Software Platforms Development for GUI Generation in Java Based on Configurable Prototype Visual Elements

Gatonero Framework Overview

Gatonero is a framework for User Interface (UI) design. Quick, powerful and flexible, it's a tool of choice for UI prototyping in the early stages of an bespoke software development cycle.

It can also be used for the design of production user interfaces. Gatonero Java is a part of Gatonero framework for fast and easy generation of Java GUI.

 

Gatonero Java includes several rendering engines:

  • Gatonero Swing: for Java Swing-based applications and applets
  • Gatonero CE: for applications designed to run on PDAs
  • Gatonero Mobile: for applications designed to run on mobile phones
  • Gatonero HTML: for applications designed to run in web pages as servlets
Project concepts:
  • The Gatonero framework relies on 2 core concepts: descriptors and rendering engines. Descriptors describe a user interface; at runtime, the rendering engine interprets these UI definitions and creates/updates the appropriate graphical UI components.
  • The Gatonero framework implements a façade pattern: the rendering engine does not depend on (and knows nothing about) specific details of descriptors implementation and vice versa.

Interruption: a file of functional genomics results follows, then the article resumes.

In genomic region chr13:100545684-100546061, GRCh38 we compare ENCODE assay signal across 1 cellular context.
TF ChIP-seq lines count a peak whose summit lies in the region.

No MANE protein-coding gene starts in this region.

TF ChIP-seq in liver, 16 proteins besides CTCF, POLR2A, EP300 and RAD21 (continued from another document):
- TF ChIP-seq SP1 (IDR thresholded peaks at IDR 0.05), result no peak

• Rendering process is based on delegation pattern. The rendering engine delegates the rendering to renderer delegates. Renderer delegates are typically associated with a component descriptor classes.
  • Gatonero XML is used for declarative definition of application's user interfaces.
Gatonero Java technology:
 
The Gatonero Java API is the core of the Gatonero Java technology. It defines a set of abstract, platform-independent UI concepts that are used to make up the definition of a user interface. GUIs created with the Gatonero Java framework can be deployed as:
  • Standalone Java Swing applications (including via Java Webstart). 
  • Java applets on web pages. 
  • Java standalone applications on PDAs running Windows CE
Managements and resources:
  • Time line: May 2004 - May 2005 
  • Resources: 1 manager, 3 developers and 1 tester 
  • Development methodology: Agile Scrum